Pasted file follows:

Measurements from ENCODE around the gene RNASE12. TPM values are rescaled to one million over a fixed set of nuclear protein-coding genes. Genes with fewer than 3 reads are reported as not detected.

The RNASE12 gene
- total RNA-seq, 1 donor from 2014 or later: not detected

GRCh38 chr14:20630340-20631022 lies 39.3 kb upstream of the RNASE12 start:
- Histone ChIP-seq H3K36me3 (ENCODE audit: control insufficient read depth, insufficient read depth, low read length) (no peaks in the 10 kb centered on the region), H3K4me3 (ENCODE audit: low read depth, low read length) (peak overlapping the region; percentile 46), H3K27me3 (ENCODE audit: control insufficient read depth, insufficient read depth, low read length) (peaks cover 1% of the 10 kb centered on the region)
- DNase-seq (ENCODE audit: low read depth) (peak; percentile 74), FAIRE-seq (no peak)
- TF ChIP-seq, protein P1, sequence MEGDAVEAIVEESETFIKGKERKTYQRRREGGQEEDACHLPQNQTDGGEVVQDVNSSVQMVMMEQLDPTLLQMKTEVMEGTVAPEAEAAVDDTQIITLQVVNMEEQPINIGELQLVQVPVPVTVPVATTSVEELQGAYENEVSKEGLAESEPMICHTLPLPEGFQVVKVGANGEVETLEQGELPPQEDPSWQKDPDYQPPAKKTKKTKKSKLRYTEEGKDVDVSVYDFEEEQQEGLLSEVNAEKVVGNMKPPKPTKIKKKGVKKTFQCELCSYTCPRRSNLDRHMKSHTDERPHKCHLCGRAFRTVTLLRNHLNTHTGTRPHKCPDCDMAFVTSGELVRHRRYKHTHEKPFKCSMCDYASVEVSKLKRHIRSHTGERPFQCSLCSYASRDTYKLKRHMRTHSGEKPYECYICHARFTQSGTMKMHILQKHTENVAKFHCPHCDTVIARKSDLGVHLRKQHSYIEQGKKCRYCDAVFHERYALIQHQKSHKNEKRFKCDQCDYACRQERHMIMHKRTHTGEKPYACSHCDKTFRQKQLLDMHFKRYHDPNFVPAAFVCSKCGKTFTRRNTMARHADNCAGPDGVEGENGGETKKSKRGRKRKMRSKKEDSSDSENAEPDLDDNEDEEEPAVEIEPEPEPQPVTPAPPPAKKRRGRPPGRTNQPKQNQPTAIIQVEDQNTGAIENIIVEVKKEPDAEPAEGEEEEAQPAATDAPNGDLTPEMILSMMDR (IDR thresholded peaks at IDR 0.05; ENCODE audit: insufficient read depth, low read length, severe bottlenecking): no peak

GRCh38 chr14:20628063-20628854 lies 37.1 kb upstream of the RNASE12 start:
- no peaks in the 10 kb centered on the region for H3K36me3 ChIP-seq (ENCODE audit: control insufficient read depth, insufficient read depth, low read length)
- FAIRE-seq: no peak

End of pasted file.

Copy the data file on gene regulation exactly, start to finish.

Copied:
Measurements from ENCODE around the gene RNASE12. TPM values are rescaled to one million over a fixed set of nuclear protein-coding genes. Genes with fewer than 3 reads are reported as not detected.

The RNASE12 gene
- total RNA-seq, 1 donor from 2014 or later: not detected

GRCh38 chr14:20630340-20631022 lies 39.3 kb upstream of the RNASE12 start:
- Histone ChIP-seq H3K36me3 (ENCODE audit: control insufficient read depth, insufficient read depth, low read length) (no peaks in the 10 kb centered on the region), H3K4me3 (ENCODE audit: low read depth, low read length) (peak overlapping the region; percentile 46), H3K27me3 (ENCODE audit: control insufficient read depth, insufficient read depth, low read length) (peaks cover 1% of the 10 kb centered on the region)
- DNase-seq (ENCODE audit: low read depth) (peak; percentile 74), FAIRE-seq (no peak)
- TF ChIP-seq, protein P1, sequence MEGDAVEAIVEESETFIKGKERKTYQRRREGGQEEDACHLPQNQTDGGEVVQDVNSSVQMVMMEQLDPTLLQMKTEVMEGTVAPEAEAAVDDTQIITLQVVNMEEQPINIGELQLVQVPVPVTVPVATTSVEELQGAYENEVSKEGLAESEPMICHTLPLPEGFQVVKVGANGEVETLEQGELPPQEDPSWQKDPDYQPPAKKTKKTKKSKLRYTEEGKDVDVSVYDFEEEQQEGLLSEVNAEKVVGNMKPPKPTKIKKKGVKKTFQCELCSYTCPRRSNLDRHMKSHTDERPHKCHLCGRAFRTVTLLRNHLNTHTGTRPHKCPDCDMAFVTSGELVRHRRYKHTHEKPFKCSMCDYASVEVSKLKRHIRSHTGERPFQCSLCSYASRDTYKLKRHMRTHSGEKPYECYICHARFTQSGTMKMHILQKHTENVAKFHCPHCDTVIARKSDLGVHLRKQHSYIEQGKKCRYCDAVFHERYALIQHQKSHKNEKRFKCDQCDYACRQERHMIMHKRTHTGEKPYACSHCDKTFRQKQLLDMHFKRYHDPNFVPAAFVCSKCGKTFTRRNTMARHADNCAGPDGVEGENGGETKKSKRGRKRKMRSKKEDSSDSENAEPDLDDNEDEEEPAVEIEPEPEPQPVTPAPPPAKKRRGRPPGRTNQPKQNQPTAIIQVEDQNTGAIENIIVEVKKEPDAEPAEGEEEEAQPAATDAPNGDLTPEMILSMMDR (IDR thresholded peaks at IDR 0.05; ENCODE audit: insufficient read depth, low read length, severe bottlenecking): no peak

GRCh38 chr14:20628063-20628854 lies 37.1 kb upstream of the RNASE12 start:
- no peaks in the 10 kb centered on the region for H3K36me3 ChIP-seq (ENCODE audit: control insufficient read depth, insufficient read depth, low read length)
- FAIRE-seq: no peak